NYTimes.com Article: Lovers Under the Skin

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Dear Everyone;

An interesting op-ed article which should generate for the writer even more rhetorical responses than his last op-ed article.

Ron Getty
SF Libertarian


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Lovers Under the Skin

December 3, 2003

Recently I wrote a column arguing that there is growing
evidence that homosexuality has a biological basis, and
that this is one more reason not to discriminate against
people on the basis of whom they love.

The result was a torrent of fire and brimstone from readers
who are aghast at gay marriage, and who accuse me of
blasphemy for defending vile behavior that they say God is
on record as denouncing. Never mind that the Bible also
advises that people who work on the Sabbath should be
stoned to death (Numbers 15:35) and condones the beating of
slaves "since the slave is the owner's property" (Exodus
21:21). Somehow it's only the anti-gay bits that seem
engraved in stone.

Yet surprisingly few readers raised the most obvious
question: if homosexuality is partly genetic, why are there
so many gays?

After all, gays are presumably less likely to engage in
heterosexual pairings - the behavior that passes down
genes. So if there are genes linked to homosexuality (which
is still not proved, but seems increasingly likely), then
how have they been passed down to our day?

Scientists have offered a range of theories. One is that
gays might not have been fecund baby-producers, but that
they guarded their nephews and nieces from saber-toothed
tigers and thus helped ensure the survival of closely
related genes.

Another theory is that gays have unusually strong sex
drives, and that while most of this energy has been wasted
on nonreproductive flings, enough goes toward male-female
pairings that the genes are passed on. Both theories have
largely been discounted.

One clue to a more subtle theory is that other primates,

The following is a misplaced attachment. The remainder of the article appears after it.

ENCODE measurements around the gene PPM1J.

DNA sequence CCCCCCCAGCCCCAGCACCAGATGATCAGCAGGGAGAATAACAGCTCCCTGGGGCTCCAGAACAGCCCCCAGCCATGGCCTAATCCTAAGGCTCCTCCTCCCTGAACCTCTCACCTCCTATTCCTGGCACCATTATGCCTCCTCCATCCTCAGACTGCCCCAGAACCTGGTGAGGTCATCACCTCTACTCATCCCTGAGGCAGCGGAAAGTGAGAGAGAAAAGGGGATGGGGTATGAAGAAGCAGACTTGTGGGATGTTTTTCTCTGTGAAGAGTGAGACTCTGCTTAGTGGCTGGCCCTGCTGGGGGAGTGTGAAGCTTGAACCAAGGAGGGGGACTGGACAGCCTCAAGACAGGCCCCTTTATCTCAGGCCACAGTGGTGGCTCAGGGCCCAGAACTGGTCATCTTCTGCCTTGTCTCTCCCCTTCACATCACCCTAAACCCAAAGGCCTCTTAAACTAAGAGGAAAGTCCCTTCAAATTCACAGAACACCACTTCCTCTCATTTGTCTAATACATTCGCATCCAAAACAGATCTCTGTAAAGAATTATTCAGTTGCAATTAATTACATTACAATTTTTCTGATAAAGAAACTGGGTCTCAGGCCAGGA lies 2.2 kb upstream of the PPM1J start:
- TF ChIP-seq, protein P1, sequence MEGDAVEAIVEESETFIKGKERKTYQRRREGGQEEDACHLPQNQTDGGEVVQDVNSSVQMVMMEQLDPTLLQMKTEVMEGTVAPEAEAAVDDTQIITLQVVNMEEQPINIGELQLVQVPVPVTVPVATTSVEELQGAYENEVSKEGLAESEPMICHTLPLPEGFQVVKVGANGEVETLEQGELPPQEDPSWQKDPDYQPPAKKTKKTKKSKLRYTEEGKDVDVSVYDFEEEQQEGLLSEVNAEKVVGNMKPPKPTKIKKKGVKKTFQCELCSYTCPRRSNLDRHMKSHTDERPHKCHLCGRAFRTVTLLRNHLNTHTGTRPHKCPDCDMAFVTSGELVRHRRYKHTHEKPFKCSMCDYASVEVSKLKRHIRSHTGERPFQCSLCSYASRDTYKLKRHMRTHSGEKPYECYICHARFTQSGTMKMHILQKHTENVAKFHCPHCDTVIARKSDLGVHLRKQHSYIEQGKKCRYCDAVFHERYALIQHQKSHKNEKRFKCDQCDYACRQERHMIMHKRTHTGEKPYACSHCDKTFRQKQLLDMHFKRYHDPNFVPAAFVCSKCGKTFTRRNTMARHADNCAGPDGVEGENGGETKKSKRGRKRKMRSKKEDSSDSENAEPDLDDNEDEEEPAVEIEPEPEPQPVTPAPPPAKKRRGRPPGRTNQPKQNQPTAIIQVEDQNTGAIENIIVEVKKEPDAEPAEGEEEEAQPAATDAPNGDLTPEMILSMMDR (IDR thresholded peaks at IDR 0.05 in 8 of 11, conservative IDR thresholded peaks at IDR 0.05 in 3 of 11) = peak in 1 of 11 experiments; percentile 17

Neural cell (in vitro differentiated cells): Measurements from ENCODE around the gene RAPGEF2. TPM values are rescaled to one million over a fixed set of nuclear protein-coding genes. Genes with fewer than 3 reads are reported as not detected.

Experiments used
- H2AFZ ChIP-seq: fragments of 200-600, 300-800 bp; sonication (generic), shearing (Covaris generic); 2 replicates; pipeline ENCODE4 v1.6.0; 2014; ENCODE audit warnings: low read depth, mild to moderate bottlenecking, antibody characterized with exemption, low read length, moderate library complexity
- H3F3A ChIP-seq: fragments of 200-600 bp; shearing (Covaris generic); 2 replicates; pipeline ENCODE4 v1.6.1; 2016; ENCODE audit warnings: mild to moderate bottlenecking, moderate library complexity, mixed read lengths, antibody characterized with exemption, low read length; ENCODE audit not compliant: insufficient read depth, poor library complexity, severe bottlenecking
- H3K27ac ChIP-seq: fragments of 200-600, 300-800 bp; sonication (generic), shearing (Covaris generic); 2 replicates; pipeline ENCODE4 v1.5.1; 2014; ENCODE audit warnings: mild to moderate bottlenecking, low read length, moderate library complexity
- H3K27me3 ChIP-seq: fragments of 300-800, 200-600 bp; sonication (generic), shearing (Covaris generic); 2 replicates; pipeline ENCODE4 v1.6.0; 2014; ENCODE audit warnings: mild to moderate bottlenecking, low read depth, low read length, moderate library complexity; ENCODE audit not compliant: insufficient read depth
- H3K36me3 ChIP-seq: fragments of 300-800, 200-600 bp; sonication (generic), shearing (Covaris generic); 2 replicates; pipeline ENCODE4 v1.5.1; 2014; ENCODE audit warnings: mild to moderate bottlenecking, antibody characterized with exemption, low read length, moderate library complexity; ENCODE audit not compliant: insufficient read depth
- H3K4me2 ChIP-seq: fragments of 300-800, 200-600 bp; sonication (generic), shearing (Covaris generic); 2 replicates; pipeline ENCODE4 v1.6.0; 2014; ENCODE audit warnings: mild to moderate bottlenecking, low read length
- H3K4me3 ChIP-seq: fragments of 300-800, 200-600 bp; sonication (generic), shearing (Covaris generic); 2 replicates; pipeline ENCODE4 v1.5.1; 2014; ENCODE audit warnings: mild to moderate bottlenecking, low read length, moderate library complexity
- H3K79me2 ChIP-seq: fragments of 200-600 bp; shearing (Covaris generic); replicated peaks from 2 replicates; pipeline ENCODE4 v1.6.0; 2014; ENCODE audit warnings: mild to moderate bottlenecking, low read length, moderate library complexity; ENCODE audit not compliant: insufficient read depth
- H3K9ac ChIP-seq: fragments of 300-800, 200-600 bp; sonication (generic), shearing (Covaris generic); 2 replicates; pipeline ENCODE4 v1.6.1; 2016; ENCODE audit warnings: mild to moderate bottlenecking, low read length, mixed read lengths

including close relatives like the bonobos, often engage in
homosexual behavior, apparently as a way of forming
alliances. Bonobos curry favor by performing oral sex on
others of the same gender, even though they also seize
every opportunity to mate with those of the opposite sex.

It may be that for bonobos - and perhaps for our
cave-dwelling ancestors - an inclination to engage in
homosexual sex conferred Darwinian advantages by helping to
gain favor and protection from group leaders. But the
pattern fits bonobos better than it does human males:
bonobos appear primarily heterosexual or bisexual, while
some human males (more than females, some scholars say)
seem hard-wired to be exclusively gay.

So some journal articles speculate that several genes may
be loosely linked to homosexuality. When all come together,
perhaps in conjunction with other factors, like unusual
androgen levels in the womb (which also appear to play a
role), the person may be gay and less likely to pass on
those genes.

But more commonly, so the theory goes, only one or two of
these gene variants are present, and then they produce not
gays but straights who are relatively sensitive,
conciliatory and empathetic - qualities that help them find
a mate. Thus these variants would be genetically
advantageous and would proliferate.

The arguments get far more complex, of course, but I hope
that religious conservatives will ponder this question: If
homosexuality is utterly contrary to God's law, why is it
so embedded in human biology and in the rest of the animal
kingdom? (Serious journal articles have described
supposedly lesbian seagulls.)

Critics used to say that adopted children of gay couples
would end up gay. But there's growing evidence that
children raised by homosexuals are no more likely to end up
gay than those raised by heterosexuals.

The bottom line is that same-sex love is a mystery far more
subtle than just a matter of Biblical injunction - just as
interracial love has turned out to be. A 1958 poll found
that 96 percent of whites disapproved of marriages between
blacks and whites (Deuteronomy 7:3 condemns interracial
marriages). In 1959 a judge justified Virginia's ban on
interracial marriage by declaring that "Almighty God . . .
did not intend for the races to mix."

Someday, we will regard opposition to gay marriage as
equally obtuse and old-fashioned.

No force is more divine than love, and if some people are
encoded to love others of the same sex, how can that be
unholy? To me, the blasphemy is not in those who want to
share their lives with others of the same sex, but rather
in anyone presumptuous enough to vilify that love.��